Martin Luther King’s letter from the Birmingham jail could have been written by most of you in your journey for women’s equality. Following are some paragraphs from his speech, which you can read MLK-packet-2013.
One of the basic points in your statement is that our acts are untimely. Some have asked, “Why didn’t you give the new administration time to act?” The only answer that I can give to this inquiry is that the new Birmingham administration must be prodded about as much as the outgoing one before it acts. We will be sadly mistaken if we feel that the election of Mr. Boutwell will bring the millennium to Birmingham. While Mr. Boutwell is much more articulate and gentle than Mr. Connor, they are both segregationists, dedicated to the task of maintaining the status quo. The hope I see in Mr. Boutwell is that he will be reasonable enough to see the futility of massive resistance to desegregation. But he will not see this without pressure from the devotees of civil rights. My friends, I must say to you that we have not made a single gain in civil rights without determined legal and nonviolent pressure. History is the long and tragic story of the fact that privileged groups seldom give up their privileges voluntarily. Individuals may see the moral light and voluntarily give up their unjust posture; but as Reinhold Niebuhr has reminded us, groups are more immoral than individuals.
In spite of my shattered dreams of the past, I came to Birmingham with the hope that the white religious leadership of this community would see the justice of our cause, and with deep moral concern, serve as the channel through which our just grievances would get to the power structure. I had hoped that each of you would understand. But again I have been disappointed. I have heard numerous religious leaders of the South call upon their worshippers to comply with a desegregation decision because it is the law, but I have longed to hear white ministers say, “follow this decree because integration is morally right and the Negro is your brother.”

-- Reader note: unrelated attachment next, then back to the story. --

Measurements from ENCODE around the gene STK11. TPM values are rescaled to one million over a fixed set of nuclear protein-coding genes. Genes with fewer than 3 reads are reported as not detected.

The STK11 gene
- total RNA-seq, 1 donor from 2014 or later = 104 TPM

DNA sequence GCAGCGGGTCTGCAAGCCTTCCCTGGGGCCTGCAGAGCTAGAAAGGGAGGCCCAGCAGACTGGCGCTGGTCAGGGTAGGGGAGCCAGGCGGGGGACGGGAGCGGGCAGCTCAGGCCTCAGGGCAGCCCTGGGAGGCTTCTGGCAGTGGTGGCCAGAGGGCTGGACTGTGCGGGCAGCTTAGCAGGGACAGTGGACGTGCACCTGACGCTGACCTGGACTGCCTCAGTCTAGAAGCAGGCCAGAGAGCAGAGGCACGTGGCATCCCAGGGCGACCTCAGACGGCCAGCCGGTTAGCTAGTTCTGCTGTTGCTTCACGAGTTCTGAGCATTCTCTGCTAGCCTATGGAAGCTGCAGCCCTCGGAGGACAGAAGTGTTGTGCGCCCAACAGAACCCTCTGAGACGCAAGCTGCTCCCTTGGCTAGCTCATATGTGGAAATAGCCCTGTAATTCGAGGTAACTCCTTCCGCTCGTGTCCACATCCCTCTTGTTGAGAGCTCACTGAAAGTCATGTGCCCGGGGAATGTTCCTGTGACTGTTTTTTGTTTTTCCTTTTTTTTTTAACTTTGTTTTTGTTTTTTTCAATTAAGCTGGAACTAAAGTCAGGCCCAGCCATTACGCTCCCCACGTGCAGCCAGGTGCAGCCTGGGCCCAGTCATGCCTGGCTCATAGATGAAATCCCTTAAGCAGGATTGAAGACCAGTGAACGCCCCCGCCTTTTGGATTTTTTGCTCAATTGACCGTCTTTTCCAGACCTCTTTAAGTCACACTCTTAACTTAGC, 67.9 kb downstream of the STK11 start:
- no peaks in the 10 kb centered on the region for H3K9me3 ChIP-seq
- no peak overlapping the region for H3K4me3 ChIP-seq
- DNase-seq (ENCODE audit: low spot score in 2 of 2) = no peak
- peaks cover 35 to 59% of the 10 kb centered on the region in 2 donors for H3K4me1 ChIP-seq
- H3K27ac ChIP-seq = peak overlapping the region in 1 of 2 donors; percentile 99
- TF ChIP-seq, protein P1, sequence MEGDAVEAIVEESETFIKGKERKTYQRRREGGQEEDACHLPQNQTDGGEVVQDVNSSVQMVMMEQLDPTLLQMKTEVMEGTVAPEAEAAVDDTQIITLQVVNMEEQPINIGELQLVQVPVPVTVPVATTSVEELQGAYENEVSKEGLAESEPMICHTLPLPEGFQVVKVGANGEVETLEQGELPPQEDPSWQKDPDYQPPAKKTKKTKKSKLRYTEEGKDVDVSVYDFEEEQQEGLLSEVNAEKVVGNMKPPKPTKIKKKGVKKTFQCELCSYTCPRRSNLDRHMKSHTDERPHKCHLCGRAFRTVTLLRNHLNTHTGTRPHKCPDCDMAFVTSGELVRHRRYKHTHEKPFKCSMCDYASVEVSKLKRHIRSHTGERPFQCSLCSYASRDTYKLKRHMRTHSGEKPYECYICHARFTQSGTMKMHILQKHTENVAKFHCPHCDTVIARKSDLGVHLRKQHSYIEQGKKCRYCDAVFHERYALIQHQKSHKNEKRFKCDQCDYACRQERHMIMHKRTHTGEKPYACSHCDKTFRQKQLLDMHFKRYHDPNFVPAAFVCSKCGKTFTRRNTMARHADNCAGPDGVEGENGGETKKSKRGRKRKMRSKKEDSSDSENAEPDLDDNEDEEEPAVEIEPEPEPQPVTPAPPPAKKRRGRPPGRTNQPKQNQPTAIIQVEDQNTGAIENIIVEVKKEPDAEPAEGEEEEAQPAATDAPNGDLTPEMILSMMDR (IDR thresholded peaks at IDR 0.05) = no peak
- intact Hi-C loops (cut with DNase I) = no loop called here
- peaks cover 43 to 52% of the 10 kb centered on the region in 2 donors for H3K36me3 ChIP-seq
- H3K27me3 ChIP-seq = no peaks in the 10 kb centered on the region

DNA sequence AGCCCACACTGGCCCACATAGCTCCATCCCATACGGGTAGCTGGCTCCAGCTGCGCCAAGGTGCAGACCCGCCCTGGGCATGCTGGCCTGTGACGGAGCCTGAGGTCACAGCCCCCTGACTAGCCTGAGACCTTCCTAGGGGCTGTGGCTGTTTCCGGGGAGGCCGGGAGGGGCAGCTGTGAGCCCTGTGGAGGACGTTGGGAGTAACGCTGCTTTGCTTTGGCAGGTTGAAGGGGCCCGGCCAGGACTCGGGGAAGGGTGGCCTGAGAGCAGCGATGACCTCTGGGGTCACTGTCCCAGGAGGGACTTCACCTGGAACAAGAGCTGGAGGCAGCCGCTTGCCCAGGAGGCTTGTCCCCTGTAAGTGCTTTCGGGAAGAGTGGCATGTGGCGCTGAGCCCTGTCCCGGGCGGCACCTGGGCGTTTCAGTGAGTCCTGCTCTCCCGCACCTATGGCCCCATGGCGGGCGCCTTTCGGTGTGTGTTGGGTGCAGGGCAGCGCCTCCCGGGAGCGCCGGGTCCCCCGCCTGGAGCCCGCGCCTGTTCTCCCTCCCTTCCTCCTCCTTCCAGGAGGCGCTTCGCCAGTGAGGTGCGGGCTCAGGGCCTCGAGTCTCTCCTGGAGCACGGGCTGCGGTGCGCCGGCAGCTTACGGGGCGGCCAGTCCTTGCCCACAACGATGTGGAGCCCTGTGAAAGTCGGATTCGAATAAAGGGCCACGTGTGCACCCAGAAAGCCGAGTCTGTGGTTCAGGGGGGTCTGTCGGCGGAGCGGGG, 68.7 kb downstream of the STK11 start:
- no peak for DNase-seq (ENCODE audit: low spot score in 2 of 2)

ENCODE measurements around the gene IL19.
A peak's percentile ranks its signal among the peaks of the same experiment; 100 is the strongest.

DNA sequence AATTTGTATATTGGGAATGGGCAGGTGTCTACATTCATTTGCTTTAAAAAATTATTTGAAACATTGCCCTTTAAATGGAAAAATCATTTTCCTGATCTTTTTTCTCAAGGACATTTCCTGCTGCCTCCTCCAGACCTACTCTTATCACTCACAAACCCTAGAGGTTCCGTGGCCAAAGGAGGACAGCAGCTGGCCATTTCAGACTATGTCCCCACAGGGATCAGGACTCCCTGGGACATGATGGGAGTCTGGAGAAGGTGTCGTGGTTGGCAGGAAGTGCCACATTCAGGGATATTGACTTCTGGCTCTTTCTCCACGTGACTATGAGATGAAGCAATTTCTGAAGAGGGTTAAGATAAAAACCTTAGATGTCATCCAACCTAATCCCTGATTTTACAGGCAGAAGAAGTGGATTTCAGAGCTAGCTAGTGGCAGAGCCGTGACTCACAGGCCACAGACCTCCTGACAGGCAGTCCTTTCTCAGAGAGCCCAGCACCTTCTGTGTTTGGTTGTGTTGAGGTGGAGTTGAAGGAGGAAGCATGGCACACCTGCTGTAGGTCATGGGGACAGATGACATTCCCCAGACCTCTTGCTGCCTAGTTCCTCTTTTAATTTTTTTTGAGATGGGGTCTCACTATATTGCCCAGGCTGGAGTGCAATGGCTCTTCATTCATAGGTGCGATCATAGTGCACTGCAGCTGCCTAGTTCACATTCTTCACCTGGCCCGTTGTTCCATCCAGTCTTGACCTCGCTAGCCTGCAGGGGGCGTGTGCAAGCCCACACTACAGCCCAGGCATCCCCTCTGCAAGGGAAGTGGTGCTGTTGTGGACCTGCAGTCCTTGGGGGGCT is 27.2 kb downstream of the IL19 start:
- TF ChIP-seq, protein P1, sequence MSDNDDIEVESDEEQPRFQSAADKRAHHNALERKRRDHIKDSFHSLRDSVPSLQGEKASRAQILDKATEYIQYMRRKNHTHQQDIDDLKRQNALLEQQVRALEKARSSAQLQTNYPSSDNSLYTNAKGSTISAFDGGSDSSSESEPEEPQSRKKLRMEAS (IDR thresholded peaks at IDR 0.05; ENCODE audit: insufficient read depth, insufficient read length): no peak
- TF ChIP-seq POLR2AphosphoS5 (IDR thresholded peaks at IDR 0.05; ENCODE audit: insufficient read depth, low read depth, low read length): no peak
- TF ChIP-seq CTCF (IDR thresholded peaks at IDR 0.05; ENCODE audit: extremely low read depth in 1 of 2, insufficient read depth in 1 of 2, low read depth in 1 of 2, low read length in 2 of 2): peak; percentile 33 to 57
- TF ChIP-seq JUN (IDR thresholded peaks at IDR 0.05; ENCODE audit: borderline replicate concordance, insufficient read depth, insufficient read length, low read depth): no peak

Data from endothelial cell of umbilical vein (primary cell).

We know through painful experience that freedom is never voluntarily given by the oppressor; it must be demanded by the oppressed. Frankly, I have never yet engaged in a direct action movement that was “well timed,” according to the timetable of those who have not suffered unduly from the disease of segregation. For years now I have heard the words [sic]“Wait!” It rings in the ear of every Negro with a piercing familiarity. This “Wait” has almost always meant “Never.” We must come to see with the distinguished jurist of yesterday that“ justice too long delayed is justice denied.”
We have waited for more than 200 years.
Our hearts go out to those men and women who had to fight for the basic right just to be human in America. That was so wrong, but it was accepted because we found words in the Bible which appeared to justify it. Those words are still in the same Bibles, but we have opened our eyes and see those words in a different light. We have recognized that as God’s people we are called to love our fellow man, and not enslave them. We have seen slavery as contrary to God’s law. Or at least, most have. May God open the eyes of those who still do not see.
Pray with me:
Lord of all, giver of all good things, our hearts are broken and continue to be broken by the willingness of humans to enslave other human beings. One-half of your creation is enslaved to the other half by selected words from your Word. These words have oppressed women in the home and in the church and have denied women their full service to you. We don’t understand why this has been allowed to continue so long. We cry out for our freedom to worship and to serve as you would call. Amen.